September 21, 2019
by Rob Nudds
Best known for its military-inspired German Fliegers, Laco is a brand that has found its lane and, quite wisely, sticks to it more often than not. The release of the Laco Augsburg Taupe (reference 862116) and Laco Aachen Taupe (862117) does not break the mold but offers fans of this style an interesting color option, which is rarely explored in heritage-themed timepieces.
We’ve seen Laco get creative with its dials before. Earlier this year we saw the release of a series of charmingly aged dials that made full use of Laco’s ability to add years of devastation to a totally new product as seen on aBlogtoWatch’s very own Rad-Aux special edition designed by Ariel Adams and Matt Smith-Johnson.
It isn’t a given that new dials for an existing range warrant a dedicated article, but this colorway is so unusual and has such an altering effect on the overall appearance of this style it is worth shining a light on the release. The sun-ray finish adds a level of opulence that Laco rarely dabbles in. It is an interesting direction for the Flieger models and one that got me wondering exactly who would buy these watches? While the general appeal of the Laco Augsburg Taupe and Laco Aachen Taupe models is their gritty utility, these new pieces seem more suited to an officers’ mess than the cockpit of a fighter plane — which is perhaps part of the point.
This kind of model seems ideal for two demographics as I see it. For a dedicated Laco-lover, these pieces are sufficiently different from the rest of the catalog to justify adding to the collection. And for the Flieger fanatic who perhaps owns a few more generic examples from other brands and fancies something a bit more off-base for those occasions when the classic IWC Big Pilot just won’t do. A third, less often discussed, section of society that might enjoy these dials is men who dress entirely in taupe. It’s a small niche, but this is the kind of release that can collar a market that size.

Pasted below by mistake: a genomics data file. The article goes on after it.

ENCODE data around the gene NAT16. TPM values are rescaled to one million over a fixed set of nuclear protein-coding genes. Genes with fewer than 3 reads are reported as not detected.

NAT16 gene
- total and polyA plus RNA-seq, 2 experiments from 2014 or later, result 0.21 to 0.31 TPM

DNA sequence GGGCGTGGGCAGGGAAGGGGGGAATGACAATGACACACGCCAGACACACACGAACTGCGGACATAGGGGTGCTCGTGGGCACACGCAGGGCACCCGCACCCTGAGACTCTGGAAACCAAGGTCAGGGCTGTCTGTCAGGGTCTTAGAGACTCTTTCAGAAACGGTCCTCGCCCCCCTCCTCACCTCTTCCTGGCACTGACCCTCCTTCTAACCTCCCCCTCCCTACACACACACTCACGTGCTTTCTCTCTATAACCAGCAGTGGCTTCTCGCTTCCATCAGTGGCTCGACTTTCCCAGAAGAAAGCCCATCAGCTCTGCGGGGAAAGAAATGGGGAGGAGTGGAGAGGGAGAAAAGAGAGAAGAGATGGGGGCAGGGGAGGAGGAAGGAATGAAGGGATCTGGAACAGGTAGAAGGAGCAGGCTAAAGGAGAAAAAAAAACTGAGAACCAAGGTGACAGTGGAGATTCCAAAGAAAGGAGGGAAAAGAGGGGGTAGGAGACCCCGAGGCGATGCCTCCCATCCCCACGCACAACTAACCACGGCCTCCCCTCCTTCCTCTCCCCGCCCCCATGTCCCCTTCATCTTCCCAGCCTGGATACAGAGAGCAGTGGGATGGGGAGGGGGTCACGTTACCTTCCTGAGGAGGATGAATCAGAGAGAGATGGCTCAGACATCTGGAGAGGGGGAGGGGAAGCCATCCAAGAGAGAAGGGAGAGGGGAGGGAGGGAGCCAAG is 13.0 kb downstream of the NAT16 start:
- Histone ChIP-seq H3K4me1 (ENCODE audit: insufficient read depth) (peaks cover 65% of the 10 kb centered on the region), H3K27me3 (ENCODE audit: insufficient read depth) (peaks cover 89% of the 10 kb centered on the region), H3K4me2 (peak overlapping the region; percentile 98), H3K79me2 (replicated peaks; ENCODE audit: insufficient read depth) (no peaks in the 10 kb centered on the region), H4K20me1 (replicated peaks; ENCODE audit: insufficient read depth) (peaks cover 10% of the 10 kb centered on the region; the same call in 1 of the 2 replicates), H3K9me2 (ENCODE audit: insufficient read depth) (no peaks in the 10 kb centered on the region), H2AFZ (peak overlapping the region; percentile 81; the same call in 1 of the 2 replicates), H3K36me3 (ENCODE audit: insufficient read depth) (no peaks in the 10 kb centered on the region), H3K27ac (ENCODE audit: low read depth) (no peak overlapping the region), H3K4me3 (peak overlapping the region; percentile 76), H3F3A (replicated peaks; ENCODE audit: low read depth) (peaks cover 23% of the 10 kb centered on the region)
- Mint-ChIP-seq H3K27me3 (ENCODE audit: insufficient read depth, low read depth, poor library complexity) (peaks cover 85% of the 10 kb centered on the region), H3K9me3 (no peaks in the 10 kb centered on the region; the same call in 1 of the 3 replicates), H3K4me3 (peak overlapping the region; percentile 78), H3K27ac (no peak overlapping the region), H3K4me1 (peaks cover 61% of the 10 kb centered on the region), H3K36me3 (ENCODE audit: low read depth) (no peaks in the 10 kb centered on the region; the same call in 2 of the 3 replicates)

From a practical perspective, these watches have a very wearable 42mm case size, boast a very good level of case finishing for the money, and, despite the jazzy color on the dial, a decent amount of legibility. That was, at first glance, my gripe with these pieces. In some of the press shots, the dials look quite light — almost too light to get away with white type. However, after a bit of time, I revised my opinion and now find them weirdly compelling.
The Augsburg Taupe employs the “prototype A” layout,” while the Aachen Taupe utilizes the layout of the historic “prototype B,” identified by its external minute markings, inner hour circle, and central second hands. Both models are treated with C1 Super-LumiNova and fitted with black-edged hands.
But here’s where it gets really interesting. These models are part of Laco’s basic collection, which means they are powered by non-Swiss movements. These models are both powered by the Laco 21 movement, which is a Miyota 821A upgraded to feature a hacking function. The movement has decent finishing and is on display through a sapphire crystal caseback. “What’s so interesting about that?” I hear you cry. Well, it’s what it does to the price ….
Laco’s prices are always pretty persuadive, even when the watches run on Swiss calibers. With this modified Miyota installed, the price plummets to an incredible €390. Yes, €390 (including taxes, excluding worldwide shipping). Add to that the fact that both pieces are limited to 500 units and individually numbered and you have quite the value proposition from an established brand.
I’d like to get one of these on the wrist to see how the dial performs in natural light and would urge anyone considering this purchase to do the same. Sun-ray dials never come off as well on press shots as they do on the wrist. To learn more about the brand, and discover the history of its iconic Flieger range check out laco.de.